And the changes in recent years haven’t all come in Ruiz’s professional life. He also divorced his first wife in 2003, then remarried three years ago and welcomed son Joaquin in March 2007. Ruiz has a 19-year-old son, John, and a 16-year-old daughter, Jocelyn, from his first marriage.

“I never thought I would get remarried or have another child, and here I am, remarried with another child,” Ruiz said. “There’s been a lot of change in my life, but all in all, it’s been refreshing.”

It’s been an unlikely journey for Ruiz since March 15, 1996, the night he was blasted out in 19 seconds by David Tua. To bounce back from that and beat the quality contenders he did – Holyfield, Johnson, Rahman, Oquendo and Andrew Golota – and still be a factor at age 38 is no small achievement. And Ruiz’s three defeats in the last five years, two against Nicolay Valuev and one against Ruslan Chagaev, all came in Germany by either split or majority decision. So Ruiz’s ability to compete with fellow Top-10 heavyweights hasn’t been diminished (though you could argue that the talent required to be a Top-10 heavyweight has).

The thought of Ruiz – whether using a “new and improved” style or the old one that frustrated so many opponents and negated their offense – defeating the younger, faster Haye isn’t so far-fetched. If Ruiz wins, he could remain a player in the heavyweight division for a couple more years.

But then, he promises, he’ll put his remaining haters out of their misery.

“I think age 40, that’s a good number for me to fight until,” Ruiz said. “At the beginning of my career, I spent a lot less time with my older kids when they were young, and this time around, I want to spend a lot more time with my baby boy. But at the same time, I’m running out of time to put my foot forward in the boxing world.

“So I’m going to do that the best I can for about two more years and try to bring heavyweight titles back to America and to Latinos. And then after those two years, I’m going to be done and I’m going to focus on my family.”

The jokes at his expense will probably continue long after Ruiz has retired. But don’t be surprised if, with the passing of years, a grudging respect develops too.

Ruiz has been as persistent and resilient as they come, and if he’s been tough to watch, he’s at least been equally tough to discourage.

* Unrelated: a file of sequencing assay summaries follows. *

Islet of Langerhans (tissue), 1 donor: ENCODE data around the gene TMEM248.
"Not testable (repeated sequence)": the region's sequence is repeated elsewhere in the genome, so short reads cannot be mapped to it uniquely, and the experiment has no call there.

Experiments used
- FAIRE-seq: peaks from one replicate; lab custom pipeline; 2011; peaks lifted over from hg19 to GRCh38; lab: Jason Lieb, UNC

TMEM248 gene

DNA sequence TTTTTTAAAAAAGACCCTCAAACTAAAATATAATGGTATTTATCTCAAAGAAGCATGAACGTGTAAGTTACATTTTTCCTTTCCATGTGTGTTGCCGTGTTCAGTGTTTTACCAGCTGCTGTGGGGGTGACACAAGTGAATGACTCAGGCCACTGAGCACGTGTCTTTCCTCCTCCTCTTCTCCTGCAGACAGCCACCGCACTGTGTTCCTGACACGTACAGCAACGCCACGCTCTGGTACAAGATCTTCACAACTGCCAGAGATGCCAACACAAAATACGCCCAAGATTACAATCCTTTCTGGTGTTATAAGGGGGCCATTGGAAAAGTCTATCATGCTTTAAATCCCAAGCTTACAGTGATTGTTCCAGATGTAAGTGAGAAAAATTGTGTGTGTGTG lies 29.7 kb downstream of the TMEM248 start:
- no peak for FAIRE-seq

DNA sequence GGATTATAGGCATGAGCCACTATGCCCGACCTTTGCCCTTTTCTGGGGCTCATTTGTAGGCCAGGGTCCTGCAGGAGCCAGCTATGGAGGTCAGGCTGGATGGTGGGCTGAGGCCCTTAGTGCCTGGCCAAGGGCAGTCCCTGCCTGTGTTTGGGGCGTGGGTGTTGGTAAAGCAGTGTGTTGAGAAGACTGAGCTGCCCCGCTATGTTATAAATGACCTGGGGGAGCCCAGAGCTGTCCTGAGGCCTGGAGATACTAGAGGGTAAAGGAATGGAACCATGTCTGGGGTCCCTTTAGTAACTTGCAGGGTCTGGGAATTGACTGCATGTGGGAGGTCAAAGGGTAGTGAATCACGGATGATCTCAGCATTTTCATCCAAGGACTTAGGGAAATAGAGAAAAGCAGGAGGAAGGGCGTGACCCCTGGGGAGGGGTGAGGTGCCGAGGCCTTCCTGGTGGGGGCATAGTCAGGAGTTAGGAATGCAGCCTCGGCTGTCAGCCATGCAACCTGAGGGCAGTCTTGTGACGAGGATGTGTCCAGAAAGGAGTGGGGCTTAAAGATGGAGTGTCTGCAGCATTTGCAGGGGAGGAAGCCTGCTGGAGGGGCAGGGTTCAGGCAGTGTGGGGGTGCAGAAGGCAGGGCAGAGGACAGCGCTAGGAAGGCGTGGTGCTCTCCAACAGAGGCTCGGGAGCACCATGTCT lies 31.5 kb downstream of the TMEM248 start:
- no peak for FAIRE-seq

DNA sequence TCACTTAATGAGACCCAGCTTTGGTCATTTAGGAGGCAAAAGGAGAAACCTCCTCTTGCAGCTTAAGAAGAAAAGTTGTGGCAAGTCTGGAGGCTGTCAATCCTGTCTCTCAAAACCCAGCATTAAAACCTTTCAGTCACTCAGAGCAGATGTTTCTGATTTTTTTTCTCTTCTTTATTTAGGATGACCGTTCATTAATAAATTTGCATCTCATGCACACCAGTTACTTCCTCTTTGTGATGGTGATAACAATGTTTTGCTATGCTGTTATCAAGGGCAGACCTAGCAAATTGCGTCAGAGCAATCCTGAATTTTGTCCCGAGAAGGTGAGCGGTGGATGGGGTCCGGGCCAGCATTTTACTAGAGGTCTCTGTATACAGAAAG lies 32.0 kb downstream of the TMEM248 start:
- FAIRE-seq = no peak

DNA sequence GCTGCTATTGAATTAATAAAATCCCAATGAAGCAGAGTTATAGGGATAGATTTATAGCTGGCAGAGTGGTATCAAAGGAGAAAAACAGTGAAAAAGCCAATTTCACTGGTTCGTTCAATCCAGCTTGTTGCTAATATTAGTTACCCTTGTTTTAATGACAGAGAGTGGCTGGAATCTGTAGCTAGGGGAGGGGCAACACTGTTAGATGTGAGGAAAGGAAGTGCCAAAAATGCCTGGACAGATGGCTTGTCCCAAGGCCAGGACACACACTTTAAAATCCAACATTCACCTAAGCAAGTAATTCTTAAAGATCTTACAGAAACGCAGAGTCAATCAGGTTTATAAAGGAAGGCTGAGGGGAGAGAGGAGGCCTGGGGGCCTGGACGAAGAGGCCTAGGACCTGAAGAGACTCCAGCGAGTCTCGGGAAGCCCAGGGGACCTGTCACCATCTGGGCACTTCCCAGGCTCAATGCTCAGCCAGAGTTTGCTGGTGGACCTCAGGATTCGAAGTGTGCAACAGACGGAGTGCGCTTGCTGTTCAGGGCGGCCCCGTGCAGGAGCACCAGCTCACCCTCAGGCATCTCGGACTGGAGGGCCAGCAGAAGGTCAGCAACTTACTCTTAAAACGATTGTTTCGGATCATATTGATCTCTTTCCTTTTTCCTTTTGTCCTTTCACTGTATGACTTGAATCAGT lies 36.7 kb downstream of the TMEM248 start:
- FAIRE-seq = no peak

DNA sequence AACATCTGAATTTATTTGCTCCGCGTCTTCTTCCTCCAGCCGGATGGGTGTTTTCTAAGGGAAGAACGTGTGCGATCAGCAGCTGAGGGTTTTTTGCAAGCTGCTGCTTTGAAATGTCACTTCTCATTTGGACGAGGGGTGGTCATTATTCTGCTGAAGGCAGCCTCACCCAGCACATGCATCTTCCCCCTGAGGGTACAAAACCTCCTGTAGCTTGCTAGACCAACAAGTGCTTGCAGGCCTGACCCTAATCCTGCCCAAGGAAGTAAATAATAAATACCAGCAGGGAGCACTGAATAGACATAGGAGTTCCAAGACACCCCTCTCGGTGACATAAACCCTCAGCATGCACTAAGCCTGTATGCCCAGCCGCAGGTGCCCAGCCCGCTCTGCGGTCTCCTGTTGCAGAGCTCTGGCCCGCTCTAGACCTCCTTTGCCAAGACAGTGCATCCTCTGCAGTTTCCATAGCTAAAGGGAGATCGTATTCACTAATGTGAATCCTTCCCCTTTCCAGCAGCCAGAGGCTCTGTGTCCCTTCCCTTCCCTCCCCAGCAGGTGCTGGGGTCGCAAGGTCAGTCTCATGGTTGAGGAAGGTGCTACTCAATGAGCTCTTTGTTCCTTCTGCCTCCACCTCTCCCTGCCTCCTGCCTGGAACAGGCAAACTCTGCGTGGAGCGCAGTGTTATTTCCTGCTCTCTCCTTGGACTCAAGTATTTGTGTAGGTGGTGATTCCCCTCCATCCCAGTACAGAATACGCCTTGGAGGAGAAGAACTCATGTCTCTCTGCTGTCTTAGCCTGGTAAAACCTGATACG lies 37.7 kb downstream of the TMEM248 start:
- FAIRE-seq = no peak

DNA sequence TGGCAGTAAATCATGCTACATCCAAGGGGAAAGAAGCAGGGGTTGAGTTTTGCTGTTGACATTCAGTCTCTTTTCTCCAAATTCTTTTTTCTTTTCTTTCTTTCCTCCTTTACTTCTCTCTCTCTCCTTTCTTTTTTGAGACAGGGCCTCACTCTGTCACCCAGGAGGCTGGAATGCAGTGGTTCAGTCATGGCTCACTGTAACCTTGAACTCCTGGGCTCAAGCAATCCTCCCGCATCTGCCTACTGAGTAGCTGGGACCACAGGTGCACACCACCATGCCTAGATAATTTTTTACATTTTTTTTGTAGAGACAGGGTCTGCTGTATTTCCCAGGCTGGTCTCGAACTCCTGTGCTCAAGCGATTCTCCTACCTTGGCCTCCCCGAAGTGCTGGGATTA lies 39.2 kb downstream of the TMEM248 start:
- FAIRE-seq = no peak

RASKIN’S RANTS

ÔÇó I understand the sentiment behind fight fans boycotting any upcoming Manny Pacquiao or Floyd Mayweather fight, but I have to say, it would have been a lot easier for me to boycott if Pacquiao had signed to fight Yuri Foreman. Pacquiao vs. Josh Clottey is a real fight. And, of course, Pacquiao is still the best and most exciting fighter on the planet. So I’m not skipping this one. Unless, that is, Antonio Margarito gets relicensed and Top Rank goes through with its plan to put him on the undercard. Then I might have a reason to boycott.

ÔÇó Three great things about the return last week of ESPN2 Friday Night Fights: (1) We got to see live boxing on TV for the first time in three weeks; (2) They’ve gone all-HD just in time, since I’m starting to reach that point of becoming a snob who won’t watch anything that isn’t in HD; (3) I missed boxing’s malapropism master, Teddy Atlas. On Friday’s show he offered his greatest verbal misstep ever when he referenced “Venison Beach in California.” Ah, Venison Beach. Where Bambi goes to work on his pecs.

ÔÇó A bonus fourth great thing about this week’s FNF: Roman Karmazin’s stirring off-the-floor knockout of Miranda in the main event. In the “Quick Picks” competition of last week’s Ring Theory audio show (which can be accessed here in case you missed it), I had Karmazin by KO and Bill Dettloff picked him to win on points, so I was particularly fired up about the dramatic finish. Good for Karmazin. But more importantly, good for me.

ÔÇó I wouldn’t mind seeing Andrey Fedosov become a staple of FNF undercards this season. Aggressive young heavyweights make for good TV, and two rounds of Fedosov wasn’t enough. (But it was enough for Lionel Butler, who was about two left hooks away from getting his nose straightened back out.)

Eric Raskin can be reached at [email protected]